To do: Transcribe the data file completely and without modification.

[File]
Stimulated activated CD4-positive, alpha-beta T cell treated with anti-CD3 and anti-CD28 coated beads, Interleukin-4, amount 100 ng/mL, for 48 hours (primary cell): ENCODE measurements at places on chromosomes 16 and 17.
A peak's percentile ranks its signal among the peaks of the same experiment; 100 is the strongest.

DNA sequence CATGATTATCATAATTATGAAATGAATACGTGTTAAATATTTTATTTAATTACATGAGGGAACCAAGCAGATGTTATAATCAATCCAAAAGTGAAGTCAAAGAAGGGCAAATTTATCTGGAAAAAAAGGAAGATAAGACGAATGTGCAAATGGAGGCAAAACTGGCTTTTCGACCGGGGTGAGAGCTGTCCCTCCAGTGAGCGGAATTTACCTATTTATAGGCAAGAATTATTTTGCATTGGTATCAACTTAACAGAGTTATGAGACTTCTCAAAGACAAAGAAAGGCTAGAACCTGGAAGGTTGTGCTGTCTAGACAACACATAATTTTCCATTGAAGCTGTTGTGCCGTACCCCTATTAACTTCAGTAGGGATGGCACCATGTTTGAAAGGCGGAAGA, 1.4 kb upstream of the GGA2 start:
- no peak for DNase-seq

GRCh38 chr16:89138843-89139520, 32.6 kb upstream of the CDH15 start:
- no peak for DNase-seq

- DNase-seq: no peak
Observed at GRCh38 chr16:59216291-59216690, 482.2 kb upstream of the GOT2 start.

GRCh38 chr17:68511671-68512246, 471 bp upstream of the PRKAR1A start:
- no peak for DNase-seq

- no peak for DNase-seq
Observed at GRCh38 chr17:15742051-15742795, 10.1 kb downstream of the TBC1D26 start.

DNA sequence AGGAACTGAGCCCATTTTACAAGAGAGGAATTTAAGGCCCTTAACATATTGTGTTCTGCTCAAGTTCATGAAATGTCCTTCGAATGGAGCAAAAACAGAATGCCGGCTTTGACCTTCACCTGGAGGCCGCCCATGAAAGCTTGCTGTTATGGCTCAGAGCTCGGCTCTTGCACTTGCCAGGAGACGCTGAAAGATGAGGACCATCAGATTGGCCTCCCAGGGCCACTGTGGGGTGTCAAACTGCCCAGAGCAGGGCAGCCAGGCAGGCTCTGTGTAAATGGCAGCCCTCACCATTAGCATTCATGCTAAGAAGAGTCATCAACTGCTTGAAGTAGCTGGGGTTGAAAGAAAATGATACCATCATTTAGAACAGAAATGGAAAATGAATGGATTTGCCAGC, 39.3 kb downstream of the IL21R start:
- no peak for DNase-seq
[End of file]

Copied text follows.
Stimulated activated CD4-positive, alpha-beta T cell treated with anti-CD3 and anti-CD28 coated beads, Interleukin-4, amount 100 ng/mL, for 48 hours (primary cell): ENCODE measurements at places on chromosomes 16 and 17.
A peak's percentile ranks its signal among the peaks of the same experiment; 100 is the strongest.

DNA sequence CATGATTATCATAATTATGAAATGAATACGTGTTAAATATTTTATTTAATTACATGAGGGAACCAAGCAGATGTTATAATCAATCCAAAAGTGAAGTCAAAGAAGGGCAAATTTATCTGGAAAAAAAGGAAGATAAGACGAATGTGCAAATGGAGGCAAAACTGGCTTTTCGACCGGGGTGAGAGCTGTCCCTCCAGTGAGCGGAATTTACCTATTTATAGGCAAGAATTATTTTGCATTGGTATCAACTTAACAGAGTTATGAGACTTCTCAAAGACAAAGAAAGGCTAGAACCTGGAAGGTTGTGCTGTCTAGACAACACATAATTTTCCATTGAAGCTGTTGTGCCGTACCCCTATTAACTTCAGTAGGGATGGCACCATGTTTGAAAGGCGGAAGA, 1.4 kb upstream of the GGA2 start:
- no peak for DNase-seq

GRCh38 chr16:89138843-89139520, 32.6 kb upstream of the CDH15 start:
- no peak for DNase-seq

- DNase-seq: no peak
Observed at GRCh38 chr16:59216291-59216690, 482.2 kb upstream of the GOT2 start.

GRCh38 chr17:68511671-68512246, 471 bp upstream of the PRKAR1A start:
- no peak for DNase-seq

- no peak for DNase-seq
Observed at GRCh38 chr17:15742051-15742795, 10.1 kb downstream of the TBC1D26 start.

DNA sequence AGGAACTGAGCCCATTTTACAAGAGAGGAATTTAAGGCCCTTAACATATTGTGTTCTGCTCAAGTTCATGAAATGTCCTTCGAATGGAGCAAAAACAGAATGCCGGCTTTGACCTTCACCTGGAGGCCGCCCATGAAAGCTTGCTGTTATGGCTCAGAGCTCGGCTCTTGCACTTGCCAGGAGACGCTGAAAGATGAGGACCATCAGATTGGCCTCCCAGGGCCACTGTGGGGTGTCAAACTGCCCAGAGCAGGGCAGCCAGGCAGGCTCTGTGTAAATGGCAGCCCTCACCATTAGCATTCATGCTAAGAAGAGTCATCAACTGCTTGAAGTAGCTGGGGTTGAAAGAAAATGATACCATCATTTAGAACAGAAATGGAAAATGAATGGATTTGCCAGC, 39.3 kb downstream of the IL21R start:
- no peak for DNase-seq